The 18-point comeback is said to be the second largest point differential ever erased in NCAA Division I for a team trailing with less than five minutes on the clock.

The record is believed to be a 19-point deficit that was wiped out by the Nevada Wolf Pack in 2017, when they beat New Mexico, 105-104, in overtime and on the road.

For the Roadrunners, the performance against ODU was the third double-digit deficit that they have erased this season in a winning effort.

Previously, they knocked off Houston Baptist after falling behind by 11. They also beat UTEP after trailing by 10.

Stansbury pointed out that the Roadrunners nearly did it at Middle Tennessee, two weeks ago, as well.

In that game, the Roadrunners were down by 21 in the second half and ended up losing by three.

“They’re a really explosive team, offensively,” Stansbury said. “Jackson and Wallace can score that ball in bunches, in a hurry. When you’ve got guards that can do that, you got a chance against anybody on a given night.”

Jackson is leading C-USA, averaging 22 points per game. Wallace is fifth at 18.9.

Two freshmen, Taveion Hollingsworth and Charles Bassey, lead Western Kentucky and make the Hilltoppers one of the most dangerous teams in the conference.

Hollingsworth leads the Hilltoppers with 15.2 points per game.

Bassey, a 6-foot-11 native Nigerian who played at St. Anthony in San Antonio, averages 14.3 points, 9.7 rebounds and 2.2 blocks.

In what should be a revealing trip for UTSA, the Roadrunners play at Western Kentucky tonight and at Marshall, in Huntington, West Virginia, on Saturday.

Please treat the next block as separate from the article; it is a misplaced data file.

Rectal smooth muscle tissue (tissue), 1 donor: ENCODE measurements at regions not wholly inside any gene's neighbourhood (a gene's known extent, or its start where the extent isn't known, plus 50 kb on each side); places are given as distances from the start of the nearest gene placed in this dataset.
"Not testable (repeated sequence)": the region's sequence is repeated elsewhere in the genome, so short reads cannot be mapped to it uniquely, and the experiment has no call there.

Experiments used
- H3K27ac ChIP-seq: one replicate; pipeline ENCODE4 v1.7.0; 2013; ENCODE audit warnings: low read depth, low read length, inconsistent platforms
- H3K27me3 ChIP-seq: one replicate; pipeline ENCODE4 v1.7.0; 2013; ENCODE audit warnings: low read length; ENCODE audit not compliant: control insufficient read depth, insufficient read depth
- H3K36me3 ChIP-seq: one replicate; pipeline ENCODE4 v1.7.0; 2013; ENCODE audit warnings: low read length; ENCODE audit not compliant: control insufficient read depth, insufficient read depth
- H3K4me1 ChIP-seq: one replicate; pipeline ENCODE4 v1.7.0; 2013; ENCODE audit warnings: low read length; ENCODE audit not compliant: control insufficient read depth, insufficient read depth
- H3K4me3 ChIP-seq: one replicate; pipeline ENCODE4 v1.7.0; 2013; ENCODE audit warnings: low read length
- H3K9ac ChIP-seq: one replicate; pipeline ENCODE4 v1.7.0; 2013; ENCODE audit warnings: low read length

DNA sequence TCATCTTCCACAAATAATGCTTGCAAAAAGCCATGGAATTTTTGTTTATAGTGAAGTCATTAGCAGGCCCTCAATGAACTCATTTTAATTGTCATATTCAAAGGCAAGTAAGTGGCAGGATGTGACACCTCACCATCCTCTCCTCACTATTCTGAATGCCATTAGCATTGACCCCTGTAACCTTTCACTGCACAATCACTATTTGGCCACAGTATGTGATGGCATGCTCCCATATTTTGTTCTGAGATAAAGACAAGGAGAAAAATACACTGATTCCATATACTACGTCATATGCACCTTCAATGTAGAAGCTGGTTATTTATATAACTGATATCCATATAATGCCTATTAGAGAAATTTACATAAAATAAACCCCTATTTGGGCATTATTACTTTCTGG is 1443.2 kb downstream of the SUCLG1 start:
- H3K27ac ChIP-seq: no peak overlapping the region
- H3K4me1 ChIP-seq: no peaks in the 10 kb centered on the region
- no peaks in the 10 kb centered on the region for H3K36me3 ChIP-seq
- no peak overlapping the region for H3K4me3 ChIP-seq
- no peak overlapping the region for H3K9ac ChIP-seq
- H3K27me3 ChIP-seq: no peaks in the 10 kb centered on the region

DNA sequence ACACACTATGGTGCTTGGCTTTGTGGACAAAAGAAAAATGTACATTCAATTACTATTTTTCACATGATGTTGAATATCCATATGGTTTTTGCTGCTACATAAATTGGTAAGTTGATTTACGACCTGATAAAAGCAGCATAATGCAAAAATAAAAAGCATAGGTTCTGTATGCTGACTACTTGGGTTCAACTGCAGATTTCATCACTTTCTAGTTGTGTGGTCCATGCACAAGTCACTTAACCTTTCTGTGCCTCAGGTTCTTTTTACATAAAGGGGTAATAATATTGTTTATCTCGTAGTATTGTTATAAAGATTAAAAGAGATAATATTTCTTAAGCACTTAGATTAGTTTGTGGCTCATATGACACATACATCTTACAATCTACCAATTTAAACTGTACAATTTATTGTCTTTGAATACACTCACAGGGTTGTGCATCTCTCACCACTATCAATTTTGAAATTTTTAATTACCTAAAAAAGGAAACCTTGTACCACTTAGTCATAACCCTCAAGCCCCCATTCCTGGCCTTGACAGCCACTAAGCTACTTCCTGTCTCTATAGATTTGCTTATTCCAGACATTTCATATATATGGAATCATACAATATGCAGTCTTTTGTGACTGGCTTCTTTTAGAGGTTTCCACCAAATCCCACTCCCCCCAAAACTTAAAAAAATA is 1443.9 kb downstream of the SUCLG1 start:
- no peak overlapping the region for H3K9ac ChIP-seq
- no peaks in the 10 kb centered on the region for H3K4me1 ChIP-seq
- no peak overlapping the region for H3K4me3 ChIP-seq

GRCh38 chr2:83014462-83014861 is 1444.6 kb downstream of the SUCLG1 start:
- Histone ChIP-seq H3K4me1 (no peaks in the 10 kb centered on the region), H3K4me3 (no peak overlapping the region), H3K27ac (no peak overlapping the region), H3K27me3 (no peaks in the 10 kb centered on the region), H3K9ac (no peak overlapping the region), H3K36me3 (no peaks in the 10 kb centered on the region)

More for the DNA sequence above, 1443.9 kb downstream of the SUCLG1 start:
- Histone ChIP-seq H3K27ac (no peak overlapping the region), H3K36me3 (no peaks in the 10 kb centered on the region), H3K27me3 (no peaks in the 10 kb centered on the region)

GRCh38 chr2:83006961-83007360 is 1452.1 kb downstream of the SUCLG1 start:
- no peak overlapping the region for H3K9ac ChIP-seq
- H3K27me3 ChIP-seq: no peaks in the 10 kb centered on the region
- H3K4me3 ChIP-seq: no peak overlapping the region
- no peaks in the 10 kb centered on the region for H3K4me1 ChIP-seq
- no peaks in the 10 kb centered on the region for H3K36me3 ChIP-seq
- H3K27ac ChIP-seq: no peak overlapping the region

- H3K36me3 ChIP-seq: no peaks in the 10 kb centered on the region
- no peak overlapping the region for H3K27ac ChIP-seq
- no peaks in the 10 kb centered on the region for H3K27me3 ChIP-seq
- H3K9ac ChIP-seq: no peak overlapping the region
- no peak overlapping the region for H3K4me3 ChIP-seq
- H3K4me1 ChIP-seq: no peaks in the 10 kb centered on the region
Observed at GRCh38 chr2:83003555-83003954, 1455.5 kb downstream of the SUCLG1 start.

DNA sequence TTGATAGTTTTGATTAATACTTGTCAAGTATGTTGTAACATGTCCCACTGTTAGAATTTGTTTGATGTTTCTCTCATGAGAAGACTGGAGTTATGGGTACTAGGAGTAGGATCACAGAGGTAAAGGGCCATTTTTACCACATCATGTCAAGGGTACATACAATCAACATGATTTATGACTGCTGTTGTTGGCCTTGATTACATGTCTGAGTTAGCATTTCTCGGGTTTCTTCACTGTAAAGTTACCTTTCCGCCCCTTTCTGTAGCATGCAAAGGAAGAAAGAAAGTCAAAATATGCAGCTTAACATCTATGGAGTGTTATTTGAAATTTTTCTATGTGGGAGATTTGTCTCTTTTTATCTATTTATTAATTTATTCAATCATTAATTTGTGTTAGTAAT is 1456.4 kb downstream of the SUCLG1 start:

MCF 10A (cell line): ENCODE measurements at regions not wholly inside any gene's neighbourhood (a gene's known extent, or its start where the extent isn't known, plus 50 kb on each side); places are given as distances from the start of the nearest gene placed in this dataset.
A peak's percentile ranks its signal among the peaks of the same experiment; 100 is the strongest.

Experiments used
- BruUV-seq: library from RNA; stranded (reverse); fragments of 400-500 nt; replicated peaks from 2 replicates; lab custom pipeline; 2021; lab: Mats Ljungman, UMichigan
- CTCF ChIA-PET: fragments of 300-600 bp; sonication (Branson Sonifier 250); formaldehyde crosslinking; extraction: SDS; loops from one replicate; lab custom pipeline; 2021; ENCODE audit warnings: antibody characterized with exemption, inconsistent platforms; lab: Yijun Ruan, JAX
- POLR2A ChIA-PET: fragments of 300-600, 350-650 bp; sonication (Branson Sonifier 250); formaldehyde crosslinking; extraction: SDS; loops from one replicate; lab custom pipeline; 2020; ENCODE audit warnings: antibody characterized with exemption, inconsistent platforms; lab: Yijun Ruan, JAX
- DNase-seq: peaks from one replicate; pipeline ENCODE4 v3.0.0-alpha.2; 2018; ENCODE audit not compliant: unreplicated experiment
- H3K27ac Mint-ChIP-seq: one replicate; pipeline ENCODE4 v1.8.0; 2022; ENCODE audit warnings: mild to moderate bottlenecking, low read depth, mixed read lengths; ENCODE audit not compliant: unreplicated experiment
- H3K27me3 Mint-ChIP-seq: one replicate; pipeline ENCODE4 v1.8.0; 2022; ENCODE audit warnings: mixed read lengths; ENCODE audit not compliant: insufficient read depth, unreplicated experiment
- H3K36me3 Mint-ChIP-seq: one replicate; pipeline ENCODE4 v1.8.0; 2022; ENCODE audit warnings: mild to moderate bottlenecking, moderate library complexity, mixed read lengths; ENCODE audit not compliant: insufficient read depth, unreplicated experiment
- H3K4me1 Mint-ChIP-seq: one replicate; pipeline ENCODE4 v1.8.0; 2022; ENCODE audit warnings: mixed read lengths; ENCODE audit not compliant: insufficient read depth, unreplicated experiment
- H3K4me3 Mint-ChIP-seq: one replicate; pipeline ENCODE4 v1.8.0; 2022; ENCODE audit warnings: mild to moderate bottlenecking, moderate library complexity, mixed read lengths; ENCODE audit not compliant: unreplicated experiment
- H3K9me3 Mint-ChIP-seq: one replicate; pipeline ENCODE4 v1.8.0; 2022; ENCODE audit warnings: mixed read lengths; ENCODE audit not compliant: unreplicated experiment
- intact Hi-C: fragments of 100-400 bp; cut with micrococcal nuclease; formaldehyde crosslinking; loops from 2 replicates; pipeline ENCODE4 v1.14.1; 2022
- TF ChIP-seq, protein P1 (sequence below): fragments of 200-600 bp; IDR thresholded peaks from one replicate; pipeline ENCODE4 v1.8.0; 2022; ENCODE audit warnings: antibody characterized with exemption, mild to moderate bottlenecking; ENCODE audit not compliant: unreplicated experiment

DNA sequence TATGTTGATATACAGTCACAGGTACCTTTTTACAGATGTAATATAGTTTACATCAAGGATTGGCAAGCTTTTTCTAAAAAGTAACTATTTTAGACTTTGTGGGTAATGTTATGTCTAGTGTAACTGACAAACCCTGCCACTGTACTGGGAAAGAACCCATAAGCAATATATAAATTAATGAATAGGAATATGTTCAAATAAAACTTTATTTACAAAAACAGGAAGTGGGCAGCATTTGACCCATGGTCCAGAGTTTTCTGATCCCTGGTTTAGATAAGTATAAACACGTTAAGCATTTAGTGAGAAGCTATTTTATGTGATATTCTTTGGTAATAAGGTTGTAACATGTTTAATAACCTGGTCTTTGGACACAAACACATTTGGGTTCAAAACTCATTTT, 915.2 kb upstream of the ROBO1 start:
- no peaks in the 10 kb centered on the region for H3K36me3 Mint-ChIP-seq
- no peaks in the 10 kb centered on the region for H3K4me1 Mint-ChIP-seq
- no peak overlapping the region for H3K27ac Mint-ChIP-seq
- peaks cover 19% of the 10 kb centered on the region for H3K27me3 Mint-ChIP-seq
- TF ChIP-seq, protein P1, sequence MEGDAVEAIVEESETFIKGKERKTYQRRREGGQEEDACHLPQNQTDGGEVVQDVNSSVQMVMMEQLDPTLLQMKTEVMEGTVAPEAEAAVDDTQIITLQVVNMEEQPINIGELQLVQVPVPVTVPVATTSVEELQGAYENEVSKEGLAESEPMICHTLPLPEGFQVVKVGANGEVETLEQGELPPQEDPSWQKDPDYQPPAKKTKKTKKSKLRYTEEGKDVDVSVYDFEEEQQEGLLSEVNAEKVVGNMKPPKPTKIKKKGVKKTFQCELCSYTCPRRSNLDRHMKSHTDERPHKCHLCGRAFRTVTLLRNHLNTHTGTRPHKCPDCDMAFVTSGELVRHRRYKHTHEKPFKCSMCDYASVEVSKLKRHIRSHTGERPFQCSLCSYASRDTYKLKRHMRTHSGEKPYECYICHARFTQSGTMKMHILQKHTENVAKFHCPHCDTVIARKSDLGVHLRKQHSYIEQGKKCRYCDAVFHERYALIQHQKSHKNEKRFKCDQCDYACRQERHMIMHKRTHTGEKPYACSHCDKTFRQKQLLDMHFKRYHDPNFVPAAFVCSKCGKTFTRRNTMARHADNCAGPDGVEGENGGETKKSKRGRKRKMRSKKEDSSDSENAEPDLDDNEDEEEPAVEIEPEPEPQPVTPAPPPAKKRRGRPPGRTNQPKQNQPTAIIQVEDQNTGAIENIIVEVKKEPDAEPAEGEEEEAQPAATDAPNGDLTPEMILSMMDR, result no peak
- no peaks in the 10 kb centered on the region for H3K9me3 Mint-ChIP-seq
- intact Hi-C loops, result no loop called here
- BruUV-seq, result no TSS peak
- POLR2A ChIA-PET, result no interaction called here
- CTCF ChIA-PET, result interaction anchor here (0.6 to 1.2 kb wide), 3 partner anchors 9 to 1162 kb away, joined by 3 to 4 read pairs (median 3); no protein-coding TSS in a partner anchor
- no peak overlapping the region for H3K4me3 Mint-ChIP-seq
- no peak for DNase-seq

Marshall was the C-USA’s representative in the NCAA Tournament last season.

Records

UTSA 12-9, 6-2
Western Kentucky 11-10, 4-4

UTSA stuns Old Dominion with a miracle comeback, 74-73

UTSA players celebrate after time runs out in the Roadrunners' come-from-behind 74-73 victory over Old Dominion on Saturday at the UTSA Convocation Center. - photo by Joe Alexander

UTSA players celebrate after time runs out in the Roadrunners’ come-from-behind, 74-73 victory over Old Dominion on Saturday at the Convocation Center. – Photo by Joe Alexander

Trailing by 18 points with a little less than five minutes remaining Saturday afternoon, the UTSA Roadrunners appeared well on their way to a blowout loss at home against the rugged Old Dominion Monarchs.

As it turned out, appearances didn’t mean all that much on a magical day at the UTSA Convocation Center.

Keaton Wallace. UTSA came back from 18 points down to beat Old Dominion 74-73 Saturday at the UTSA Convocation Center.

Keaton Wallace scored a game-high 29 points with nine 3-pointers, including the game winner with 15 seconds remaining. – Photo by Joe Alexander.

The Roadrunners rallied with a miraculous 25-6 run in the final 4 minutes and 43 seconds to defeat the Monarchs, 74-73, seizing a share of the lead in Conference USA.

“I’m at a loss for words,” UTSA guard Keaton Wallace said. “That was a great team win.”

A steal by Byron Frohnen set up the winning play for UTSA.

It gave one last possession to the Roadrunners, who watched as Wallace brought the ball up and circled into the right corner.

From there, he launched an off-balance three-pointer that swished with 15 seconds remaining to account for the final score.

Old Dominion immediately pushed the ball to the other end, only to miss on three shot attempts to win the game.